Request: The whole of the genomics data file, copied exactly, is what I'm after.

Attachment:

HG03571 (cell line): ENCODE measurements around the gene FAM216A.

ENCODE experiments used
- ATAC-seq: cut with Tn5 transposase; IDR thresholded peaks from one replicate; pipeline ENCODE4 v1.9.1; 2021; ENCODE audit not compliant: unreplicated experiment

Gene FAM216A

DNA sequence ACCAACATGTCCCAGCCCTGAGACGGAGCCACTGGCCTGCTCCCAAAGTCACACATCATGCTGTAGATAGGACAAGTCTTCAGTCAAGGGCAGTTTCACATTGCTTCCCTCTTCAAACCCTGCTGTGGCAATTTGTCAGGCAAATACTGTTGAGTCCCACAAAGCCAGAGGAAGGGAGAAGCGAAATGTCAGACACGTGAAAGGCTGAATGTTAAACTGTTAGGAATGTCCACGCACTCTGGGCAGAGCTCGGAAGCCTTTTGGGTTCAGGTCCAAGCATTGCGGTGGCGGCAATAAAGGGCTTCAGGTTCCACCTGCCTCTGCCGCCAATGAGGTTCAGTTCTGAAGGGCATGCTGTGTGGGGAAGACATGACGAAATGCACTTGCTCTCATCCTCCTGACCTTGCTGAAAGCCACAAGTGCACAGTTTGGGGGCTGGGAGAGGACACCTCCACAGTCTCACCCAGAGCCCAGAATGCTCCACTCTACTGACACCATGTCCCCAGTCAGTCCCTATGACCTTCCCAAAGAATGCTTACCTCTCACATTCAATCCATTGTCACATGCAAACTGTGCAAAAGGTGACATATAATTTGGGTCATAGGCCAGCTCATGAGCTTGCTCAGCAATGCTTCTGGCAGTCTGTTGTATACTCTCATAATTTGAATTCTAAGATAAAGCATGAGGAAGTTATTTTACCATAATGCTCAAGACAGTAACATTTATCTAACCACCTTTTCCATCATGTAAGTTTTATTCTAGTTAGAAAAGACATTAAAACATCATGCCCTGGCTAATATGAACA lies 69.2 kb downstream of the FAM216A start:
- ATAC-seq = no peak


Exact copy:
HG03571 (cell line): ENCODE measurements around the gene FAM216A.

ENCODE experiments used
- ATAC-seq: cut with Tn5 transposase; IDR thresholded peaks from one replicate; pipeline ENCODE4 v1.9.1; 2021; ENCODE audit not compliant: unreplicated experiment

Gene FAM216A

DNA sequence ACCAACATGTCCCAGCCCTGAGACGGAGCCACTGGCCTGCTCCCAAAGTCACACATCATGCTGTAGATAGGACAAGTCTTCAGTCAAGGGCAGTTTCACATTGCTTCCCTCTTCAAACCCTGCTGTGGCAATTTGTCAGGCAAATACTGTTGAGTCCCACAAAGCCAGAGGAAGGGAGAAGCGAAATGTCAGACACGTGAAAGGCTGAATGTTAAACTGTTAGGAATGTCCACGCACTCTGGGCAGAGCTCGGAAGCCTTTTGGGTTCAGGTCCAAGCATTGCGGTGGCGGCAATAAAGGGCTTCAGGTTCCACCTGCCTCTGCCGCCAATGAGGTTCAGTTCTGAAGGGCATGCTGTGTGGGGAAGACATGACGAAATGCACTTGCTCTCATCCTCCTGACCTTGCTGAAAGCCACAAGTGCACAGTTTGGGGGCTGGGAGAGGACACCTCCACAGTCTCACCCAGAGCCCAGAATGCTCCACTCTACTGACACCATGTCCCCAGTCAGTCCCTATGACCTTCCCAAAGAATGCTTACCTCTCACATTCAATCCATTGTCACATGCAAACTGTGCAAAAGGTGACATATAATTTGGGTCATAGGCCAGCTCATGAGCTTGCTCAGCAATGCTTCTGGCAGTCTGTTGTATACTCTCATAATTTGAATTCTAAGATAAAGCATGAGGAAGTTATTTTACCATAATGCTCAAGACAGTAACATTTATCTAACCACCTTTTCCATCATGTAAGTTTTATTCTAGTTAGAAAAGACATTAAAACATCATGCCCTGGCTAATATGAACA lies 69.2 kb downstream of the FAM216A start:
- ATAC-seq = no peak